Greece shows investors should think twice on opinion polls

Greece shows investors should think twice on opinion polls

It was too close to call right up until polling day, when Alexis Tsipras won a resounding victory.

Greek voters became the latest electorate to blindside pollsters on Sunday when they put the SYRIZA leader back into power by a margin forecast by no one. Following surprise results in the U.K. general election in May and in Indonesia a year earlier, the Greek outcome adds to growing evidence that political polling is in crisis.

That has ramifications far beyond the political arena. Surveys of voter intentions move financial markets – think the pound and Scotland’s independence referendum one year ago – at a time when they have rarely been less reliable. As pollsters go back to the drawing board to figure out where they went wrong, their work has never been under more scrutiny.

“One of the biggest challenges we face is predicting whether people will actually vote,” said Ben Page, the chief executive officer of British pollster Ipsos Mori. A widespread decline in loyalty to the established political forces makes matters even more complex, Page said. “Every successive generation has become less likely to always vote for the same party.”

SYRIZA, an acronym for the Coalition of the Radical Left, is a case in point. After breaking the 40-year dominance of Greece’s two main parties in January, SYRIZA took 35.5 percent of the vote on Sunday versus 28.1 percent for New Democracy. A poll of polls compiled by Bloomberg averaging the findings of 16 Greek pollsters on the eve of the election gave Tsipras’s party about 29 percent, with one in ten respondents still undecided.

Voter apathy might be the biggest wildcard. At 56 percent, turnout in Greece was the lowest since at least the 1990s. Others just don’t get reached, particularly as younger voters opt for mobile phones over landlines, while the prevalence of online questions might skew the sample polled.

The final tally in Greece showed that polling companies accurately predicted support for New Democracy and for some smaller blocs including the Communist Party. Yet they failed to forecast the performance of either SYRIZA or of Independent Greeks, the two parties that formed a repeat coalition. The polls overestimated support for The River, which was mooted as a potential SYRIZA coalition partner, and the SYRIZA splinter group Popular Unity, which failed to cross the 3 percent threshold to win parliamentary seats.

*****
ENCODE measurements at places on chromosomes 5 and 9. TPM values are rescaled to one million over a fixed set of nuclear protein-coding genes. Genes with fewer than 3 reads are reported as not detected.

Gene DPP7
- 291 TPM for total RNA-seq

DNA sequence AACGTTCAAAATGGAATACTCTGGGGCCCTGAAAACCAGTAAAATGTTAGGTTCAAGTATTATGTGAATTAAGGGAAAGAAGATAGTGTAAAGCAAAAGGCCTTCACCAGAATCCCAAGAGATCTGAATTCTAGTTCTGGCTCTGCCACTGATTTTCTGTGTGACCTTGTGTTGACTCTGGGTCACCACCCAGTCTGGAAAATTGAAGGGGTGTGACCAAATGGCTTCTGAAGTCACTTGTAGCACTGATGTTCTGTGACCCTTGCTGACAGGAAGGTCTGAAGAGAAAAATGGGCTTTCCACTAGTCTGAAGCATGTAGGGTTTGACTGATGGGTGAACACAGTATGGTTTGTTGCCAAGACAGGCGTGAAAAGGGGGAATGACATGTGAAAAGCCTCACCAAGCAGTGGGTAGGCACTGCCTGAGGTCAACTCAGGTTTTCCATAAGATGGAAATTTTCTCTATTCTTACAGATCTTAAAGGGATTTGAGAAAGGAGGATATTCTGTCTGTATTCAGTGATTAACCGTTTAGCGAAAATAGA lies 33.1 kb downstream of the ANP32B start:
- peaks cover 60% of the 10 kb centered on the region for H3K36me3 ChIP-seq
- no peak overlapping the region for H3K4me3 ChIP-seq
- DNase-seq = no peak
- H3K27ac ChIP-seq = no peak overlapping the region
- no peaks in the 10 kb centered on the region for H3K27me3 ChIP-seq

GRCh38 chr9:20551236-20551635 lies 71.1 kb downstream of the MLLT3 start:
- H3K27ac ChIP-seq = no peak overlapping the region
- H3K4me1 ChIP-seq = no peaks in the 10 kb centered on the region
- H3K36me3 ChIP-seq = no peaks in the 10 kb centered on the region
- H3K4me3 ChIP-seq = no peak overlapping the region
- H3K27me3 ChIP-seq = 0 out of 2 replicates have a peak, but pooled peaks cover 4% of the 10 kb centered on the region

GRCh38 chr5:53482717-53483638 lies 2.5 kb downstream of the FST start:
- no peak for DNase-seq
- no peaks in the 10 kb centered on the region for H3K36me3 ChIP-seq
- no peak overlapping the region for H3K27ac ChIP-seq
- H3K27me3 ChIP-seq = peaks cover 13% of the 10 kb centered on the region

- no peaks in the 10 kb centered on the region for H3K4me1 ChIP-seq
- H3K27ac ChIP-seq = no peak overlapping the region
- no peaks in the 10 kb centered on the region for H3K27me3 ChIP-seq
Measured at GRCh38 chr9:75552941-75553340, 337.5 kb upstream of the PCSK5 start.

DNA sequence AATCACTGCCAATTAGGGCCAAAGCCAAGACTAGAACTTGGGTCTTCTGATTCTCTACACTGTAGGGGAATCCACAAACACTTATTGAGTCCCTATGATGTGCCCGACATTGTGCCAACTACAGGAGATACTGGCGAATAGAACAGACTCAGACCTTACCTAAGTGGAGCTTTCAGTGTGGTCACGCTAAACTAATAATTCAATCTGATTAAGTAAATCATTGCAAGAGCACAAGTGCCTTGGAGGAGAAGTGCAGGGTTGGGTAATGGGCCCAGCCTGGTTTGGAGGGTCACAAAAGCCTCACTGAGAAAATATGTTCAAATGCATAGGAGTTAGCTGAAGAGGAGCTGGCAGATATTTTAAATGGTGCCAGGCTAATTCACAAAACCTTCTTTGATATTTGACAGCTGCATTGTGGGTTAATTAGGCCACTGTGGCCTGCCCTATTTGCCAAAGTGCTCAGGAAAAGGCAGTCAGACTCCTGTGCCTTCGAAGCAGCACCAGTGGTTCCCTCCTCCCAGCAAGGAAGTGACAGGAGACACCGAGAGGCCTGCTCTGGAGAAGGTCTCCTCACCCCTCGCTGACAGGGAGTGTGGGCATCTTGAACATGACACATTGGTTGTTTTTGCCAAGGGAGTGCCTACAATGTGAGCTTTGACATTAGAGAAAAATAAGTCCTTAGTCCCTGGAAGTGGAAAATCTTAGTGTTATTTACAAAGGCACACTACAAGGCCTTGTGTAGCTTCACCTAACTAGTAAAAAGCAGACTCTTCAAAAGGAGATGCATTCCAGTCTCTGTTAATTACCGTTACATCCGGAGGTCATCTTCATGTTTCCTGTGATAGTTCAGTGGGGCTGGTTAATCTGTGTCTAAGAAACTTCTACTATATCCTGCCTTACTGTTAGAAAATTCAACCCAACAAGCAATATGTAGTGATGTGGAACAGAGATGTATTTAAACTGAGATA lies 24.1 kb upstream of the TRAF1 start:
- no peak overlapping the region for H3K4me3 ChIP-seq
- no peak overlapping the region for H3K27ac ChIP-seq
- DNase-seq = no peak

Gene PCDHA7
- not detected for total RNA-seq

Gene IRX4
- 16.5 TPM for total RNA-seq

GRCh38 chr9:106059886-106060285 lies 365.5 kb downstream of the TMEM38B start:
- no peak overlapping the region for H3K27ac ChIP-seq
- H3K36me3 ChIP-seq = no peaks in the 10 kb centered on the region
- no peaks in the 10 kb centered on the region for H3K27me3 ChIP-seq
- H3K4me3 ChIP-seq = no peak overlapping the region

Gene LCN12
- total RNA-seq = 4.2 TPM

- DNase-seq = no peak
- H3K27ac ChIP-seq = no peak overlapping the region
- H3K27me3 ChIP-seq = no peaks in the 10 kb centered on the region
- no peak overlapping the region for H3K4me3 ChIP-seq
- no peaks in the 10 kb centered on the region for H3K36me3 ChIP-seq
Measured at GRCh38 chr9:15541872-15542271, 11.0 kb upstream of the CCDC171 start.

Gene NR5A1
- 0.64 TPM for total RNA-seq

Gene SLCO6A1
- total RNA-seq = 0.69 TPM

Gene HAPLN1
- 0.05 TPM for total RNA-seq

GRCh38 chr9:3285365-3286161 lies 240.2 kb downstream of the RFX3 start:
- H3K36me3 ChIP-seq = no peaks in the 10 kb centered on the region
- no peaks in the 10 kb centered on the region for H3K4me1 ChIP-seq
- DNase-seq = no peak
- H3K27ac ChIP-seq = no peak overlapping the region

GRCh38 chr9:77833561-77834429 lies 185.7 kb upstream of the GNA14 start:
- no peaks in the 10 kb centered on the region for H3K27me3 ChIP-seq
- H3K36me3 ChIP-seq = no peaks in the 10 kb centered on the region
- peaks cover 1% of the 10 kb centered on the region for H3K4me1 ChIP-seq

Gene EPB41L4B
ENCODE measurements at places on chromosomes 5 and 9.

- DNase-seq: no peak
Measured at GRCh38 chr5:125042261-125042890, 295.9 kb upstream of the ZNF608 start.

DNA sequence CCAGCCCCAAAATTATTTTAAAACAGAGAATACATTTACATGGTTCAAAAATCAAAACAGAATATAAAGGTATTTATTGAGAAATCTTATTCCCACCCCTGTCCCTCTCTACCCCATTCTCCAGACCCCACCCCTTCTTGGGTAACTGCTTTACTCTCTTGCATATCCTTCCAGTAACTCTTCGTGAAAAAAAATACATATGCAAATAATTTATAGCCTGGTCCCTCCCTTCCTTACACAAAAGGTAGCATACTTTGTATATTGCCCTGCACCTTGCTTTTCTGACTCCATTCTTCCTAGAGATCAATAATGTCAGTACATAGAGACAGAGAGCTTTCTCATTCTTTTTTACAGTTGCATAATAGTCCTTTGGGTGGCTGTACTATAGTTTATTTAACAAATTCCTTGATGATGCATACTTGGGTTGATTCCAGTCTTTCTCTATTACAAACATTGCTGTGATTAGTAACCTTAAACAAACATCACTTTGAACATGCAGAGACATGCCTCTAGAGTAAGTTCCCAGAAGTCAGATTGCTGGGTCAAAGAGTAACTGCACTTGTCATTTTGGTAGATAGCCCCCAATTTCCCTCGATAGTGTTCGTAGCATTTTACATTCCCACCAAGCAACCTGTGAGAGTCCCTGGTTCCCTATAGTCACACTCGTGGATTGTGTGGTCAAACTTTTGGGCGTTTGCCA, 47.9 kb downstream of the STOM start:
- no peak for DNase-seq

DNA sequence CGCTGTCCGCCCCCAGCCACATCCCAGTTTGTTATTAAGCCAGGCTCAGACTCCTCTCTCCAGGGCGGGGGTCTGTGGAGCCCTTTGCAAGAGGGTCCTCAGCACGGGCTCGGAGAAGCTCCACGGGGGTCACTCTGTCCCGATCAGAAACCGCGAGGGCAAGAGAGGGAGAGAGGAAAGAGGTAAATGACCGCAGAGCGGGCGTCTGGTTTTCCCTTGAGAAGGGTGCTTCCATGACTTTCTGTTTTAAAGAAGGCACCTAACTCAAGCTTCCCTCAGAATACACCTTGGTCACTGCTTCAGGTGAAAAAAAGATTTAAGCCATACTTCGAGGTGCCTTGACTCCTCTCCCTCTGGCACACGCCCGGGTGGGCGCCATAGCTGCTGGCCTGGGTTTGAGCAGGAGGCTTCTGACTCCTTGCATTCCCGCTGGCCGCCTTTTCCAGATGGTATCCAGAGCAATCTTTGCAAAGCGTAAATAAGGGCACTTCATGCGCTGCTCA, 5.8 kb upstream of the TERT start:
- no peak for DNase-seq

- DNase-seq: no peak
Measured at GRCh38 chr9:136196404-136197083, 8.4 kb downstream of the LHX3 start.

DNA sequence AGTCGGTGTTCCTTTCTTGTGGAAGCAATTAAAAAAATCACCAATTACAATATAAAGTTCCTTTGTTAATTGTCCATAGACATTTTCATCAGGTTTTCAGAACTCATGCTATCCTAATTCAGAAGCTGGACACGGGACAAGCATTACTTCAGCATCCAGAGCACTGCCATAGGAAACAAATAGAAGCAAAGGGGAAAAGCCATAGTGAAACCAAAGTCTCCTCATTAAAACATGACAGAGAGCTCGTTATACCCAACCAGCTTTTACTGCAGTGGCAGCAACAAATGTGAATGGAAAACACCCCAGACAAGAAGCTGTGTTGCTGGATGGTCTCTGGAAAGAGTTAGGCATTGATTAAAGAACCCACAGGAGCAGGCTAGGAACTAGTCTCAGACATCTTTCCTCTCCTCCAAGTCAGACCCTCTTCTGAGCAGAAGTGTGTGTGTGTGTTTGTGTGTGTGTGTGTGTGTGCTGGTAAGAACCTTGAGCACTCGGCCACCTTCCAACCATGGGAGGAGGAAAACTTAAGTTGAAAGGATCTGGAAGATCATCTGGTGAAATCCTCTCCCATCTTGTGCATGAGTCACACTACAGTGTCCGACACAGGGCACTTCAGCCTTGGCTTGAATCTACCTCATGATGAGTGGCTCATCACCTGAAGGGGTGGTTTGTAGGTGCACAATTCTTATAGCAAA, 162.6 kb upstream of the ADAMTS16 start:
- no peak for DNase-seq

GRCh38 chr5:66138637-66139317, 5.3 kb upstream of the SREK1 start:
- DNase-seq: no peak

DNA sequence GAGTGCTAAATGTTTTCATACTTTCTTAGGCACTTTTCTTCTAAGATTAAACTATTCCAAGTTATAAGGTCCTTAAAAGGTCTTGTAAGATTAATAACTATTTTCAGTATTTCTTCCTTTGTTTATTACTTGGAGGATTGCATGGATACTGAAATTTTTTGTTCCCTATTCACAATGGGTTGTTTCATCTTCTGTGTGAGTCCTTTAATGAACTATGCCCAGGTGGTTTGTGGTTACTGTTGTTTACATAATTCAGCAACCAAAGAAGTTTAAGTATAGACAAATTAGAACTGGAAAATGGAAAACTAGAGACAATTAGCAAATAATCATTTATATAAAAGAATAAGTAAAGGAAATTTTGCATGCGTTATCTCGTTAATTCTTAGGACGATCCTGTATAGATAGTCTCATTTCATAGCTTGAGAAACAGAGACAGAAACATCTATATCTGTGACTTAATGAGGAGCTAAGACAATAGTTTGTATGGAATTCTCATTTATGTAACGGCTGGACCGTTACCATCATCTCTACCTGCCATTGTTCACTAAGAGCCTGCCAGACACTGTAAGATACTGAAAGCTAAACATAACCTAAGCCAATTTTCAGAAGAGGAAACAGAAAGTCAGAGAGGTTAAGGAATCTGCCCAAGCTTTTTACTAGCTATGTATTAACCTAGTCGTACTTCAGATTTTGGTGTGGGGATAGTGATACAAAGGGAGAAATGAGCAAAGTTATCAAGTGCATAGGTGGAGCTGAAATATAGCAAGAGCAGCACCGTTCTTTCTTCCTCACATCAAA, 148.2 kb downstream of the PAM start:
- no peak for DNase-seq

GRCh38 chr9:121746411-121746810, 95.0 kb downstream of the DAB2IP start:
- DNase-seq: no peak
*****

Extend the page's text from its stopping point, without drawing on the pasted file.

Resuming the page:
“We may need to change the practices that we have been using for the past 25 years,” said Costas Panagopoulos, head of Greek pollster Alco, whose last survey had SYRIZA taking 27.4 percent. “It seems that a part of society thinks that opinion surveys are tools of the establishment and refuses to participate.”

With a political environment in “flux,” voters switch allegiances if they vote at all and often lie to pollsters, according to George Arapoglou, general manager of Greek pollster Pulse RC. Panos Kammenos, the Independent Greeks leader who served as defense minister in Tsipras’s last coalition, derided the polls as a “huge fraud.”

The Greek surprise came on the back of a more spectacular failure in the UK, where Prime Minister David Cameron’s Conservatives defied predictions of a hung parliament to win a surprise majority. May’s election was the most intensively polled ballot in British history, yet no published poll came close to predicting the result.

A yearlong inquiry, funded by the polling companies, is trying to establish what went awry. One pollster found their sample, for example, over-represented disabled people, and under-represented those with tumble-dryers.

“There’s a perennial clash between news value and what makes good polling,” said John Curtice, professor of politics at Strathclyde University in Glasgow. “If you want representative samples, it takes time. People want things instantly. It’s just a more and more difficult job to do.”


Subscribe to our Newsletters

Enter your information below to receive our weekly newsletters with the latest insights, opinion pieces and current events straight to your inbox.

By signing up you are agreeing to our Terms of Service and Privacy Policy.